Back to the music industry: 2012 was the first year since I started college that global music revenue actually rose. Only by 0.3%, mind you, but it wasn’t a decrease! The cynical jerk in me wonders if maybe the market just finally bottomed out, but what other explanations could there be? Maybe it has something to do with the fact that 2012 was the first full year Spotify was available in the US, the first full year Google Play Music was available, the first full year the Amazon Cloud Player was available… Need I continue? While a couple industry analysts tried to claim it was a reduction in piracy that led to these improved numbers, I think it’s at least equally as likely that the massive expansion in ways to purchase/consume music led to a reduction in piracy. Or less people are seeding, throwing off the “file sharing” numbers…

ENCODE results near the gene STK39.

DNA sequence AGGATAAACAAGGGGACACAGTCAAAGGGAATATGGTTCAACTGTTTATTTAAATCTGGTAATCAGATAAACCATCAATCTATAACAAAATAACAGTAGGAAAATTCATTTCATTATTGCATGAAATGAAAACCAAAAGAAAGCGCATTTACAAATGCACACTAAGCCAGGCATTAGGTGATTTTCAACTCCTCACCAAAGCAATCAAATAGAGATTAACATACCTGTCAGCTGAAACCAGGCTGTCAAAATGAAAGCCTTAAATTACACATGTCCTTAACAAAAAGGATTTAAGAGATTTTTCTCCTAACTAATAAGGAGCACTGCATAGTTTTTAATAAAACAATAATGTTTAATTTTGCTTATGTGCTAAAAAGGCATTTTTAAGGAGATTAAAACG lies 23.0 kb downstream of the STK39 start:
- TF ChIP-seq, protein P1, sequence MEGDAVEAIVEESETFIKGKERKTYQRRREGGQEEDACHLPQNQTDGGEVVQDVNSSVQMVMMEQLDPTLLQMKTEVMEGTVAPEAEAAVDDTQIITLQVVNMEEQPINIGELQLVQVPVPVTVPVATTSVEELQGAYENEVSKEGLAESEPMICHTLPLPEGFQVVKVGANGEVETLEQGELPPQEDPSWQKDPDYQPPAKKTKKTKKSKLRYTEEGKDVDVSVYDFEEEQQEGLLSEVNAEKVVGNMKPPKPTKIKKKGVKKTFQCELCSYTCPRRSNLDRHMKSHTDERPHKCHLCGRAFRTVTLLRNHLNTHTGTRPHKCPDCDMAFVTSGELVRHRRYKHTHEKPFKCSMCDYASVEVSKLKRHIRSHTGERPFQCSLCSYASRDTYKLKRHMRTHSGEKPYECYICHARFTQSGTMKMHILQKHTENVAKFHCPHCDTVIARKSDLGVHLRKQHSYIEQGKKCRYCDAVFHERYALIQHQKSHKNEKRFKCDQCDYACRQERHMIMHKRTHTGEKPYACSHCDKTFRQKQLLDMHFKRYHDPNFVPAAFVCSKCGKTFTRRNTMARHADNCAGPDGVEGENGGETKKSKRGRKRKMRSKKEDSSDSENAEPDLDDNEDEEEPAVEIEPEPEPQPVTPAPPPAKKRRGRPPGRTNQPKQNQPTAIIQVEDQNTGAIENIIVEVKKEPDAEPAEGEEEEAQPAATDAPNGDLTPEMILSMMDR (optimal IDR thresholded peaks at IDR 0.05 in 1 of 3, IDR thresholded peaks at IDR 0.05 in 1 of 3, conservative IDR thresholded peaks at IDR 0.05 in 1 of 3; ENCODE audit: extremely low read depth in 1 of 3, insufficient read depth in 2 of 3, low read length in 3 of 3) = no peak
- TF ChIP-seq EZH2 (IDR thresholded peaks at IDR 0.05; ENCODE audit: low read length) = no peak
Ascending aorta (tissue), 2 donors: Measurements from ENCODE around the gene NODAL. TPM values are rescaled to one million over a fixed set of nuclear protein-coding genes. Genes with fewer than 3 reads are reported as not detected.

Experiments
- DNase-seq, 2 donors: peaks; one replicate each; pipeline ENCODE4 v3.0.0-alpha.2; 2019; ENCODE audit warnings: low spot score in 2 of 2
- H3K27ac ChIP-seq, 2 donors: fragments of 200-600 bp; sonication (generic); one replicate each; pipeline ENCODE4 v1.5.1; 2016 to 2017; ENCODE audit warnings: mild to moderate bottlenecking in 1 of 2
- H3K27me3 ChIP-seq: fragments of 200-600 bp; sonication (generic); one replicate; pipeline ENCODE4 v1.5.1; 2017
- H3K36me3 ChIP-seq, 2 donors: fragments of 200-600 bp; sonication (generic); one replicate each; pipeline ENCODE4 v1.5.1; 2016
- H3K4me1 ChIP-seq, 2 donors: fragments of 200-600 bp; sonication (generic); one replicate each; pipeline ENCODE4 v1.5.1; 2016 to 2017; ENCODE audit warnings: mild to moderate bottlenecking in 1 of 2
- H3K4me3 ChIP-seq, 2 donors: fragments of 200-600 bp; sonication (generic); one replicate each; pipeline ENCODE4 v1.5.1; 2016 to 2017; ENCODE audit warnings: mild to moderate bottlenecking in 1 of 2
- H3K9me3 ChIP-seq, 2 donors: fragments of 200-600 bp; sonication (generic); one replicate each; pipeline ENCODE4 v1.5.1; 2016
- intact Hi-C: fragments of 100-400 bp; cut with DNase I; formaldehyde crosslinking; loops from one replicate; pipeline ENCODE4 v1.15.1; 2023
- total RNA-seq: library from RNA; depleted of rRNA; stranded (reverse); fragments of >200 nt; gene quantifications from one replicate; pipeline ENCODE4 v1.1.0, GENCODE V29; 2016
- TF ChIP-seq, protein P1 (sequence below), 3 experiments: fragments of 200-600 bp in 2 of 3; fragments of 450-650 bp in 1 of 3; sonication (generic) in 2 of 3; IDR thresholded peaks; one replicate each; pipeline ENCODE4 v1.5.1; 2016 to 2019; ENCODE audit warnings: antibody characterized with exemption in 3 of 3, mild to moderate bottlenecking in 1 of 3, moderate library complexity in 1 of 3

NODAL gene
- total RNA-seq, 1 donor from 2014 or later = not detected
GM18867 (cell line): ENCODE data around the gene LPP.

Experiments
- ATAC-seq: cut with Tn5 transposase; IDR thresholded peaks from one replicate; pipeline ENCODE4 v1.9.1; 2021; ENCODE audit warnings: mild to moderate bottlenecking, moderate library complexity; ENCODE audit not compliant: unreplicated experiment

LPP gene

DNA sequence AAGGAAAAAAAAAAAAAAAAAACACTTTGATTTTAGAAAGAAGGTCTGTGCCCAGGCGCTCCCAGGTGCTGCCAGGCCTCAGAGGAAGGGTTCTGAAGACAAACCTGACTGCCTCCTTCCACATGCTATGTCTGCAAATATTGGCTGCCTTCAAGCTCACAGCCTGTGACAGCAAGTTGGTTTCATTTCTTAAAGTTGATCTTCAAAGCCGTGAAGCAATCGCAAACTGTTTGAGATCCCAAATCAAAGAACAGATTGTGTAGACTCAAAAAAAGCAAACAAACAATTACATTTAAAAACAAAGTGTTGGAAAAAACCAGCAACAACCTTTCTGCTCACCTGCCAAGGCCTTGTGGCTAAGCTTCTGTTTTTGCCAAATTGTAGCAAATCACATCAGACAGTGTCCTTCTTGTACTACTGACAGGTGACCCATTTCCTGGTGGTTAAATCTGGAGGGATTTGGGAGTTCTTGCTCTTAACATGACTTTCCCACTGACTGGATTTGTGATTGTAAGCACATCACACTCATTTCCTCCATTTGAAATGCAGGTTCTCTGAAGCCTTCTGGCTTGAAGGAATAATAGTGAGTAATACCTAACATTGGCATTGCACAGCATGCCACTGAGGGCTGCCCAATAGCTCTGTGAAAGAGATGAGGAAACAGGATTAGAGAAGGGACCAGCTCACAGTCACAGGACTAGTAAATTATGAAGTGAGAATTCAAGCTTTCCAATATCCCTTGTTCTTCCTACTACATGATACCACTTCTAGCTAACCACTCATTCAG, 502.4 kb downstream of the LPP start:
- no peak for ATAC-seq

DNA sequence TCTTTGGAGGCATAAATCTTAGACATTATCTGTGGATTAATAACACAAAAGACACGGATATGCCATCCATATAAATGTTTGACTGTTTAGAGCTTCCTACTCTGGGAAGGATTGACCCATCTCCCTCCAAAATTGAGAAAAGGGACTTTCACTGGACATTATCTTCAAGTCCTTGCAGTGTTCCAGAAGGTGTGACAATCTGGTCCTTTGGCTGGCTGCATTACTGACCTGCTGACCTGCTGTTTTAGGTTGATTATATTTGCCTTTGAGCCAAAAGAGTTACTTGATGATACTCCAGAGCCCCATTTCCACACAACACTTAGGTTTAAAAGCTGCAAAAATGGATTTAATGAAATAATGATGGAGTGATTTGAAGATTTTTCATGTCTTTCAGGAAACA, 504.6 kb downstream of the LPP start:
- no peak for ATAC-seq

Now if only HBO would care enough about piracy to take this lesson to heart and offer some other way to get their stuff…
In other happy news: North Korea.
I was really worried things would get less entertaining on the North Korea front, what with Dear Leader moving on to fight evil in another dimension. But they really stepped up their game lately. Iran has a long way to go to catch up with North Korea in the “so crazy it’s kind of sad” department. I don’t have much else to say on that, other than that I can definitely make some more suggestions for epic video game music for future videos.
Oh, hey, remember HBO not caring about piracy from earlier? Seems one of the directors that worked on some HBO show claimed he didn’t really fret over the piracy of his shows, and that piracy probably helped create a lot of buzz around his work, much to his benefit. Of course, once this was reported, he immediately took to Twitter to make sure that he @replied anyone and everyone who would listen to make sure they knew he thought PIRACY IS TOTALLY NOT COOL! This led some to wonder if perhaps someone at HBO had gotten to him.